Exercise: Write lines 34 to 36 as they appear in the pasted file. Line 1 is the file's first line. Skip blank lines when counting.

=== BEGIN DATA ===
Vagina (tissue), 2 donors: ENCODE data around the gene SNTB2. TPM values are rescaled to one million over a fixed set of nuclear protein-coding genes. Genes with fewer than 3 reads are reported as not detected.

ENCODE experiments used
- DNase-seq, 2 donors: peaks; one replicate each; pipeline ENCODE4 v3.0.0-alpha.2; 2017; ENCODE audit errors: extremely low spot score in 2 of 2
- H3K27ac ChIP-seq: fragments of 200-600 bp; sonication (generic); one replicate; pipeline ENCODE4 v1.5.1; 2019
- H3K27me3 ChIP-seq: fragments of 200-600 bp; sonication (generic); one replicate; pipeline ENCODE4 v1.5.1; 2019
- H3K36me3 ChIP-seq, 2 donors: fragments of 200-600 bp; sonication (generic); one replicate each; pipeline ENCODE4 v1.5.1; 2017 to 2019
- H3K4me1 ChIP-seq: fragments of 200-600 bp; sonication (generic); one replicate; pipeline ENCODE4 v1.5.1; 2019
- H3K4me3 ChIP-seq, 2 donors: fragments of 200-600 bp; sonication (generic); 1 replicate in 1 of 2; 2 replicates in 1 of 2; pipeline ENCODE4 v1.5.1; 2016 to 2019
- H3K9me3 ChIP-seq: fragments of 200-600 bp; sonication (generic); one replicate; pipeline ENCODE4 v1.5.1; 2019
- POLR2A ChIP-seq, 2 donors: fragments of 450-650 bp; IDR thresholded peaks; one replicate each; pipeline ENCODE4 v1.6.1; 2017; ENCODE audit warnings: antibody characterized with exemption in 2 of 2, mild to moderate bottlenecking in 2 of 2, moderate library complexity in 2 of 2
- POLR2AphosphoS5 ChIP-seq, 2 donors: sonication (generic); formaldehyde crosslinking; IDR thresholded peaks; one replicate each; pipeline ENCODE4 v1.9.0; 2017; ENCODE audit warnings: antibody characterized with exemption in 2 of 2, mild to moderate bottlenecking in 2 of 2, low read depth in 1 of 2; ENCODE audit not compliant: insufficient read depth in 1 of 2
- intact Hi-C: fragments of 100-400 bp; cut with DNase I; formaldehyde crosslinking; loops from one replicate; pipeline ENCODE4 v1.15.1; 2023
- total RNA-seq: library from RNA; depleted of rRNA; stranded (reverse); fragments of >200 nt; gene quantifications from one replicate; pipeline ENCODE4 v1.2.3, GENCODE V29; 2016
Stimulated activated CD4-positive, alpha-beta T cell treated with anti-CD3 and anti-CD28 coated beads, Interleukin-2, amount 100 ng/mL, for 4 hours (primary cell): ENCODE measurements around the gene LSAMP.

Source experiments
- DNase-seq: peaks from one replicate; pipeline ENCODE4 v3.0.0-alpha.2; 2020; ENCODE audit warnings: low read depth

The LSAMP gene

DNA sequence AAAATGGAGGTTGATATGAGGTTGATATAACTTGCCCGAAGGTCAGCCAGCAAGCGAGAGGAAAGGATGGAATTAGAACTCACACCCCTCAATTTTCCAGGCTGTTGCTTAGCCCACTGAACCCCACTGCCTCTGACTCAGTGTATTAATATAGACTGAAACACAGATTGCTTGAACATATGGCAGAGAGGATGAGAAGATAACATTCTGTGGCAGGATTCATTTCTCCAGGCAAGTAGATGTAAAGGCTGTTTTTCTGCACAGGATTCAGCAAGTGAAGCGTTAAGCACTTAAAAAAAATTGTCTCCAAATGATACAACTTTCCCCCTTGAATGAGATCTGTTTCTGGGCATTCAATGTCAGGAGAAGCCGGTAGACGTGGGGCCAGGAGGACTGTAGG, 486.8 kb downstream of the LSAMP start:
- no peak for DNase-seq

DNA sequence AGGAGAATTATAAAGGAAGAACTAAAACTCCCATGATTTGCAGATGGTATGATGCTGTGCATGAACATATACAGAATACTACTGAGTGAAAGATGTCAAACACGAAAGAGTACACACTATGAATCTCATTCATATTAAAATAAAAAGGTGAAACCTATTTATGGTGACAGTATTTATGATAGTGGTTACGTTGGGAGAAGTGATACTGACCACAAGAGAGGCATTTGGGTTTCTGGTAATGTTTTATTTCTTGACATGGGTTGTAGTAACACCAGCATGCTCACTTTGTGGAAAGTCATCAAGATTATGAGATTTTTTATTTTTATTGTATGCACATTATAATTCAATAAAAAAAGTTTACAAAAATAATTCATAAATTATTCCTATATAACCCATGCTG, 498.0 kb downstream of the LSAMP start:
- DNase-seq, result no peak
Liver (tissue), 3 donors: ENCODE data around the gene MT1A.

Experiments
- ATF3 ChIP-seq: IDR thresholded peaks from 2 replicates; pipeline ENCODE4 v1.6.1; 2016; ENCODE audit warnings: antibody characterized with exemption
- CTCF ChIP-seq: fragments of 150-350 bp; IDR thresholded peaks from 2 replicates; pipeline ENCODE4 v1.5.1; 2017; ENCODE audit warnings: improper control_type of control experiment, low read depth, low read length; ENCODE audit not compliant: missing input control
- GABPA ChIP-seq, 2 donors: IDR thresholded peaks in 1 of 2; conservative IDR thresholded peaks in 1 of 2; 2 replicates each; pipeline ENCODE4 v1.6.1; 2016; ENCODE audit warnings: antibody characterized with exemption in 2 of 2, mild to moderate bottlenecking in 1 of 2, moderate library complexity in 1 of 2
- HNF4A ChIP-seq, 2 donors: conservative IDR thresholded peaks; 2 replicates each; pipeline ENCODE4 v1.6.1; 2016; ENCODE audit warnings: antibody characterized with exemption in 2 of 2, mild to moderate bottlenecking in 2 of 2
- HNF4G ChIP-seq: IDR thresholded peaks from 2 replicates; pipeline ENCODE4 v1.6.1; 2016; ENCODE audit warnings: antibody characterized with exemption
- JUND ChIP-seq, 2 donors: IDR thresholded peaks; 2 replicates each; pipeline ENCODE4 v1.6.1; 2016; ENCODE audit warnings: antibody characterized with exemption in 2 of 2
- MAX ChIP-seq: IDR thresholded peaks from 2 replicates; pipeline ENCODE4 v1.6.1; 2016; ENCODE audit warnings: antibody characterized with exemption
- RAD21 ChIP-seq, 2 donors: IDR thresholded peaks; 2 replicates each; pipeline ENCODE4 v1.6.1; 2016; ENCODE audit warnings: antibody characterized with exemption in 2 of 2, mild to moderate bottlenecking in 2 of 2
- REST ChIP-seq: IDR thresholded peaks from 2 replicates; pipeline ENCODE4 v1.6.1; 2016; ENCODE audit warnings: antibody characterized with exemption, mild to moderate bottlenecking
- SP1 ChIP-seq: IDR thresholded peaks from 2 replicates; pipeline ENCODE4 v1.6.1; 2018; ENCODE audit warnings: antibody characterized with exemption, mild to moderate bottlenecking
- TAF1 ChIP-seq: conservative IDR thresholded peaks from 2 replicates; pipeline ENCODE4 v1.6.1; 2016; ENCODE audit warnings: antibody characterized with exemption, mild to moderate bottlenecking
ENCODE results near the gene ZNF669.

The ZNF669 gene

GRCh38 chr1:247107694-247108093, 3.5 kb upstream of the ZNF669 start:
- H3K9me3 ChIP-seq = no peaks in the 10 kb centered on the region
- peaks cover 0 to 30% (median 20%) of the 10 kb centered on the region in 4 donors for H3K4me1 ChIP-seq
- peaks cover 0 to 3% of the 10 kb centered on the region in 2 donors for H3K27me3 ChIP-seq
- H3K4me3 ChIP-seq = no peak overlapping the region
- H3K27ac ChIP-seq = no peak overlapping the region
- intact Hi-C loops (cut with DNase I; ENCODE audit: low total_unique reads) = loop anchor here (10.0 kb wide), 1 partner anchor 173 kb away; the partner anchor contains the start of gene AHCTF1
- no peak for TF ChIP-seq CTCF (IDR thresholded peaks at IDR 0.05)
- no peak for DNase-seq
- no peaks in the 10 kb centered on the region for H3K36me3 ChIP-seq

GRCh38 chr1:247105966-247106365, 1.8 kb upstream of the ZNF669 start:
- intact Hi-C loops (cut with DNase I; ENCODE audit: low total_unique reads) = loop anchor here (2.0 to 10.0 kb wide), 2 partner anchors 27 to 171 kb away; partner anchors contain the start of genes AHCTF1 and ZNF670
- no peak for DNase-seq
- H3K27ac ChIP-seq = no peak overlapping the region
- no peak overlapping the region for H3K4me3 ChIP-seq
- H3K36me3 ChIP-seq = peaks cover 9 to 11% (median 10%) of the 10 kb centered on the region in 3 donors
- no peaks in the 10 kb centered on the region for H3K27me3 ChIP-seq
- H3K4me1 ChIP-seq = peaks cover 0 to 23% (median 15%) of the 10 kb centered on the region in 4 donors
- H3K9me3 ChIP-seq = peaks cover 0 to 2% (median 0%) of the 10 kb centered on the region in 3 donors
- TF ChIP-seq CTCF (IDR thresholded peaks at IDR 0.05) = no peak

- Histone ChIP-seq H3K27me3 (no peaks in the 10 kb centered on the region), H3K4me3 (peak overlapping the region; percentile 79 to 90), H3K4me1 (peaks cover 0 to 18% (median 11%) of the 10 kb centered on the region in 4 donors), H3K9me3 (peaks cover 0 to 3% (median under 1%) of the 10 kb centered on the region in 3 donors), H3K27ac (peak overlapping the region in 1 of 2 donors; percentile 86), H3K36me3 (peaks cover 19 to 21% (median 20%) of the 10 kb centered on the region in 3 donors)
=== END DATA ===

- TAF1 ChIP-seq: conservative IDR thresholded peaks from 2 replicates; pipeline ENCODE4 v1.6.1; 2016; ENCODE audit warnings: antibody characterized with exemption, mild to moderate bottlenecking
ENCODE results near the gene ZNF669.

The ZNF669 gene